Great discussion, leads on pricing, CAD model, cell configuration, etc. DYI Electric Car 2012-chevy-volt-battery-93101.html

Data on how well the Volts have been holding up in use.

Designing a Pack that with run WITHOUT a BMS - August 29, 2015

To run without a BMS (battery management system), you must start with balanced cells, and then never over-charge or over-discharge the pack. The advantage of having no BMS is that you avoid the cost of the BMS and the complexity (and possilbe failure of the complex system).

To not over charge, I decided to build a pack with a max voltage that was higher than my chargers could attain.

To not over discharge, I decided to manually monitor system voltage with my Cycle Analyst gage and not go below a safe limit (this is made easier by the linear discharge curve and large voltage swing of Lithium Maganese Oxide chemistry).

Here are some specifications of the Chevy Volt Battery Pack:
Caution: This is 2012 Chevy Volt pack, other years might have different internal construction and numbers

Manufactured by LG Chem
Chemistry: Lithium Maganese Oxide
Operating Voltage of Pack: 355V Nomial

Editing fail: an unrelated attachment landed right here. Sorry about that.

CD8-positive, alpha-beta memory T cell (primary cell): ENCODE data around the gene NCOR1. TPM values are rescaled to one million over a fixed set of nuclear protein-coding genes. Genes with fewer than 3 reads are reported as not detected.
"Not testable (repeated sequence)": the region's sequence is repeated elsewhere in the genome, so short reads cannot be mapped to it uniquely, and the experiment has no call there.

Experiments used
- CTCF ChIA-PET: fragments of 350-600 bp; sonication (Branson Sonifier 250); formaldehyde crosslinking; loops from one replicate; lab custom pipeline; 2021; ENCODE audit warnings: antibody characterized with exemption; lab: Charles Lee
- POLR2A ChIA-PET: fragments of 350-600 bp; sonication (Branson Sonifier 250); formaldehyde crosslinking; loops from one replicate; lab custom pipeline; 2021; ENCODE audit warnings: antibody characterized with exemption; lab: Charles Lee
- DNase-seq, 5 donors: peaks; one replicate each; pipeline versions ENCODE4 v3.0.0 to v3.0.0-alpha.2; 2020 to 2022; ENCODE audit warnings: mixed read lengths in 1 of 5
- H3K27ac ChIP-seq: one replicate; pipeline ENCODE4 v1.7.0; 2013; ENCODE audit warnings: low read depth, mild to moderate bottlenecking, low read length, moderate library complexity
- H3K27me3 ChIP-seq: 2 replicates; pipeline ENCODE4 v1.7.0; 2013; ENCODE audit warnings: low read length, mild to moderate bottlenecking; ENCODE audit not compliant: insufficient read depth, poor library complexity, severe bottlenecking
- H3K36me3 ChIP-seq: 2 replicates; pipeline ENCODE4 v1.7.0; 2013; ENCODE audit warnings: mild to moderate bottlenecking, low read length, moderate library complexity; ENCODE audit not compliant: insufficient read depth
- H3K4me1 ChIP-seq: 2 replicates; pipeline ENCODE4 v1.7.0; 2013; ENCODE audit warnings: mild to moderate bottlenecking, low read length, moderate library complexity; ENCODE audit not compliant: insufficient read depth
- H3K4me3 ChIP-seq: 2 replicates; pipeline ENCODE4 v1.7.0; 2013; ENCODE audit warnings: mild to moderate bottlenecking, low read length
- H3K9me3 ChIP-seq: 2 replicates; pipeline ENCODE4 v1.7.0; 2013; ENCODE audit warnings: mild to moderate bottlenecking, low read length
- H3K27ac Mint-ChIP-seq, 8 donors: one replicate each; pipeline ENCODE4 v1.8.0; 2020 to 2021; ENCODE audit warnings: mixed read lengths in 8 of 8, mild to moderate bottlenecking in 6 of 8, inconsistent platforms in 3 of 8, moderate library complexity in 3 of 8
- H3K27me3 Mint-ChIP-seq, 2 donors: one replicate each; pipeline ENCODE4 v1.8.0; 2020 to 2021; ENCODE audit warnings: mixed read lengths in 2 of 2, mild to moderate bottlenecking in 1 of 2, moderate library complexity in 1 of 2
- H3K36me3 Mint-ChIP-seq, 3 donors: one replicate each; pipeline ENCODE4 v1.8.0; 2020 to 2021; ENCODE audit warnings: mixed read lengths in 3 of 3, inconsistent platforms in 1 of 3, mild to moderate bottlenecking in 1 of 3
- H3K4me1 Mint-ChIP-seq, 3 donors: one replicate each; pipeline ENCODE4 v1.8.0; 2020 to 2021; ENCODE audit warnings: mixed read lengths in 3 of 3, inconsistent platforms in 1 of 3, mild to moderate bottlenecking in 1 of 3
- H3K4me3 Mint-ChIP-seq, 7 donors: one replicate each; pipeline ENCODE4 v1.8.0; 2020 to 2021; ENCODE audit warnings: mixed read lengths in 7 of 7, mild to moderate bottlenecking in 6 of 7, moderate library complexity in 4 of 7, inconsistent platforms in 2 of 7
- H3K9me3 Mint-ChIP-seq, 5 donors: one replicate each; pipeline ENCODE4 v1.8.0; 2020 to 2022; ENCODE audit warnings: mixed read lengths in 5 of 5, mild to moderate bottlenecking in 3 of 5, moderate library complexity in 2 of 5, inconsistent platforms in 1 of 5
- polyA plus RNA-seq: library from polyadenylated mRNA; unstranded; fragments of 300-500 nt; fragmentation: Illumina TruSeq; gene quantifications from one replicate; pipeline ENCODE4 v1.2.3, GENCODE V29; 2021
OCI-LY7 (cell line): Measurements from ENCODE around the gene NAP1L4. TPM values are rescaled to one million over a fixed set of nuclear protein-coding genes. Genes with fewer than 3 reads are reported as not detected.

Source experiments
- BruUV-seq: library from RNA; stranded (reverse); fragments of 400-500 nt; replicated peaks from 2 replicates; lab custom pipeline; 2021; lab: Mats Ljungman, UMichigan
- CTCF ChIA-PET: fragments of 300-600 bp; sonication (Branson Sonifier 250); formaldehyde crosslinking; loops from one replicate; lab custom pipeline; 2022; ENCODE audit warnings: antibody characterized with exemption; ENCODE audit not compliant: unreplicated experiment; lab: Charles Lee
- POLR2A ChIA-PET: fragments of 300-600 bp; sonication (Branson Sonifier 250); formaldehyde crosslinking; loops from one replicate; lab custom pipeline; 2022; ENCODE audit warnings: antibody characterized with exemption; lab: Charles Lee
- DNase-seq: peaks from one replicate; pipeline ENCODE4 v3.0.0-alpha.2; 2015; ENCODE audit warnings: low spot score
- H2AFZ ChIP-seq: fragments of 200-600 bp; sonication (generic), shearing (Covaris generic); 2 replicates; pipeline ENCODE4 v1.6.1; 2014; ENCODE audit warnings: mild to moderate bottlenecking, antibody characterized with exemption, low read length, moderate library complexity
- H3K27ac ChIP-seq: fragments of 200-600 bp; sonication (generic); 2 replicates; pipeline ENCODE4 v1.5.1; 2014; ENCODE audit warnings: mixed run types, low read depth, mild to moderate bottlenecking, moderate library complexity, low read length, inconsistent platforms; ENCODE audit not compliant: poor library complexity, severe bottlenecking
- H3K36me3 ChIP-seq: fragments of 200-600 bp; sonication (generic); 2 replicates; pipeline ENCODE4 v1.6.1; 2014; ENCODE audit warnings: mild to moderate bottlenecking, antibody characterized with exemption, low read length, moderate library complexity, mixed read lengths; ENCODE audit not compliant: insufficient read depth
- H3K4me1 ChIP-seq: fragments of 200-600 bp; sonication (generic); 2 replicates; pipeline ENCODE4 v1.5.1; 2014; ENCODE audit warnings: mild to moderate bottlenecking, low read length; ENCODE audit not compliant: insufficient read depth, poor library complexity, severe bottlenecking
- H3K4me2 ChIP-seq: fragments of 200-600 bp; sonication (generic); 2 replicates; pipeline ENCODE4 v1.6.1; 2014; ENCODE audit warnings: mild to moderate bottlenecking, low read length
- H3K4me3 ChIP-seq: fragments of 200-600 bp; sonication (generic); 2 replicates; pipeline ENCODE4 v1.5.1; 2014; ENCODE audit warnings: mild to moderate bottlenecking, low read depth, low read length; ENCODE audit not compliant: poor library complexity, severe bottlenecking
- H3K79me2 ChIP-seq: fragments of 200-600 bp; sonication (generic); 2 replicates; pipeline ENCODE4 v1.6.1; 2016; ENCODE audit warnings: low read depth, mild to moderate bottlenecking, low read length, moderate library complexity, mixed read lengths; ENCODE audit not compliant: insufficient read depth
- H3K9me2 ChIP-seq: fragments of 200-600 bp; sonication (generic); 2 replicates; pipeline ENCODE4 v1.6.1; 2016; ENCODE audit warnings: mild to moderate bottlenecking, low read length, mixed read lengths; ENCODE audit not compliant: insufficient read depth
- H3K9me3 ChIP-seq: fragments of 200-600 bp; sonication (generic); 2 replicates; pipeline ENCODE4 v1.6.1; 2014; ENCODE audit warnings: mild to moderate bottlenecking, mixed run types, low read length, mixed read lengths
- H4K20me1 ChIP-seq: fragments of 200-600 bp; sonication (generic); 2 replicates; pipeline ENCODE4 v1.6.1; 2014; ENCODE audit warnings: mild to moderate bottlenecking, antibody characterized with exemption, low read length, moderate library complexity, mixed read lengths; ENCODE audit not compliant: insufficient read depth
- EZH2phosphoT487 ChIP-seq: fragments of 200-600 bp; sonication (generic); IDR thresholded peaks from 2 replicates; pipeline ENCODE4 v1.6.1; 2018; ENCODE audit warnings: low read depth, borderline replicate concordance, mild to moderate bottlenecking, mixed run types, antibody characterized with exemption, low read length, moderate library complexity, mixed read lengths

Amp Hours (Ah): 45 Ah
Number of Cells: 288 cells
Configuration: 3P96S, 3 Cells in Parallel, 96 in Series
Nomial Cell Voltage: 3.7V
Cell Voltage Range: 3.5V - 4.1V

Pack kWh: 16.5
Actual kW-H used by Chevy Volt: 10.8 kWh (65% of total available)
Pack Warranty: 100,000 Miles
Electric Range: 35 Miles

Peak Power Capability: 250-350 kW in 10 second bursts
C Rating: 15-20
Pack Mass: 197.3 kg (435lbs)

Source 1: ( ).

Source 2: Chevy Volt battery actual performance from ( ):

The chart below is very important in that it shows ACTUAL voltage performance of Chevy Volt packs in testing. From this chart we can find the actual absolute Minuimum and Maximum Cell Chemistry volage limits (assuming all cells are perfectly balanced and at the same cell voltage). To protect the batterys from damage we must NEVER exceed these cell limits. In fact, in practice (because the cells won't be perfectly balanced), we must stay way away from the limits, especially if we don't have a BMS doing real time monitoring that has a way to shut down the system. Also, by staying away from the limits we will drastically increase the battery life (cycles).